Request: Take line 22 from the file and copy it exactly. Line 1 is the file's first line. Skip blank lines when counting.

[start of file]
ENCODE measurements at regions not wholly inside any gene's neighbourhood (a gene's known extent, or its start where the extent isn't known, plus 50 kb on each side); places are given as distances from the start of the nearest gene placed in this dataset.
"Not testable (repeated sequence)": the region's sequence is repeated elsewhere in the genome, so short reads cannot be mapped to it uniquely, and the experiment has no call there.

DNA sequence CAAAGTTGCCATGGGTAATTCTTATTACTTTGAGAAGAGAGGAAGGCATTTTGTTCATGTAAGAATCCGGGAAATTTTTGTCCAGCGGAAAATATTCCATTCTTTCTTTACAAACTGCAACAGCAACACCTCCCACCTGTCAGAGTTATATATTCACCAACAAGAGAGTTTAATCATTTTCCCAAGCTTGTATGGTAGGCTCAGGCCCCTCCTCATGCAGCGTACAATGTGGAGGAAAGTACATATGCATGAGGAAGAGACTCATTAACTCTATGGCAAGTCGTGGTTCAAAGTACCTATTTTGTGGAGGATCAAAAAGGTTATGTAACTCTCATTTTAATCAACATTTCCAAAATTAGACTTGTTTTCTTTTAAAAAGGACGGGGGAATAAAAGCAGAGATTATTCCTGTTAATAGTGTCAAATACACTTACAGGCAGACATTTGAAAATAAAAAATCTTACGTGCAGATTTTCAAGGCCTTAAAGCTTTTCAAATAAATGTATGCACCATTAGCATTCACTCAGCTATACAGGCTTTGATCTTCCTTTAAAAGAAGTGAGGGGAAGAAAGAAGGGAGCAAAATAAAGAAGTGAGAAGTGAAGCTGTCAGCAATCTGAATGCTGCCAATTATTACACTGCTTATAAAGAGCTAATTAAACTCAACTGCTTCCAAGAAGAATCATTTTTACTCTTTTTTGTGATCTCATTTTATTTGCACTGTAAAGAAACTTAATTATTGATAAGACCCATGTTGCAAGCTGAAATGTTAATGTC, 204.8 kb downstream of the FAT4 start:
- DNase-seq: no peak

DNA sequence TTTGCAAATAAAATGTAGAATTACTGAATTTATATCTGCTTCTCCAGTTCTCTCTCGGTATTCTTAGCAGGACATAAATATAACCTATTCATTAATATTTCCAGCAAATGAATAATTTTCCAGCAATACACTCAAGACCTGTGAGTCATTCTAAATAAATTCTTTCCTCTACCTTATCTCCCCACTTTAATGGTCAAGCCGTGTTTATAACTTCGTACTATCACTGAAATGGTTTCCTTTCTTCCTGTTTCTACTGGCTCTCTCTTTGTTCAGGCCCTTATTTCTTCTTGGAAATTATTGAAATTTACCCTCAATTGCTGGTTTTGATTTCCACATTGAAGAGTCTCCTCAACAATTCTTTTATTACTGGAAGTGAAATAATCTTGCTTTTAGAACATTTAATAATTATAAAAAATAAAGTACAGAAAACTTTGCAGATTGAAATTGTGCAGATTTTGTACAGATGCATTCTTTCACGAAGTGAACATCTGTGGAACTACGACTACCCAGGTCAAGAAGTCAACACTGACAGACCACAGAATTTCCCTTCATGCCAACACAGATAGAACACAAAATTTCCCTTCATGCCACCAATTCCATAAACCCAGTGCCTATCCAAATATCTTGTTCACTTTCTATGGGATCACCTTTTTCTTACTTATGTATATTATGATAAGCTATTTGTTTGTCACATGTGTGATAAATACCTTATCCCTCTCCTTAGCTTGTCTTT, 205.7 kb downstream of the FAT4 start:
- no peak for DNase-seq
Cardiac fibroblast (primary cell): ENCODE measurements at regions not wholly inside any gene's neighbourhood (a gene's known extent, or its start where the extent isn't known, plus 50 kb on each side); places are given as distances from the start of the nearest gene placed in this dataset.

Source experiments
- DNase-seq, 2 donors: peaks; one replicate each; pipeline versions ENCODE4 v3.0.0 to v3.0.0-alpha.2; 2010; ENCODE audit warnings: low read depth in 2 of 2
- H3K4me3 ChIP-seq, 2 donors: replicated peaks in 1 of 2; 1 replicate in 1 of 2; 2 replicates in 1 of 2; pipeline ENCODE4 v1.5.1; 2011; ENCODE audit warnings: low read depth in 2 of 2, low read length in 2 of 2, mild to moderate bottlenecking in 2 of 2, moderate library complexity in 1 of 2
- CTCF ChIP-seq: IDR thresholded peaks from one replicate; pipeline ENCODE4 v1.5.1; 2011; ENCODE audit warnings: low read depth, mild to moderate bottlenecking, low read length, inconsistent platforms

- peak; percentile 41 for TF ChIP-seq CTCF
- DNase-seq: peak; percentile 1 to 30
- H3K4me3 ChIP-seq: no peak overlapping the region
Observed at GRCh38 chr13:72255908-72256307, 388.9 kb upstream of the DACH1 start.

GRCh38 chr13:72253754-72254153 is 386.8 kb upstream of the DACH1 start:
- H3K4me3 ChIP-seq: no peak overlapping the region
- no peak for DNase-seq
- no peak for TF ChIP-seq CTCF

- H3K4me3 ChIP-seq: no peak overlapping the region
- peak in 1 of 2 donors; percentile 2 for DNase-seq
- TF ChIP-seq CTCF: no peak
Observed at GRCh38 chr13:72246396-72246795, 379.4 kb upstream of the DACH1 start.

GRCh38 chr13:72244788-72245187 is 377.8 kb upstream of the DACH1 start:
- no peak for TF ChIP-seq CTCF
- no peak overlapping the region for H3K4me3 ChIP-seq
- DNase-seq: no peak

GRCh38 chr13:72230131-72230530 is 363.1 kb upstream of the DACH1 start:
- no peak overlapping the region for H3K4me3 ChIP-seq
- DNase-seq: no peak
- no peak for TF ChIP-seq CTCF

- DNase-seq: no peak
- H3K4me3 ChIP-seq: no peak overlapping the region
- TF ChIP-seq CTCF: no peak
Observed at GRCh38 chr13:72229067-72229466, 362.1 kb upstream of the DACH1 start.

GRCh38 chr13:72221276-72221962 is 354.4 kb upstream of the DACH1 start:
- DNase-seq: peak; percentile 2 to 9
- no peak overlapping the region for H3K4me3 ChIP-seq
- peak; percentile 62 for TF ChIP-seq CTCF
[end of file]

- TF ChIP-seq CTCF: no peak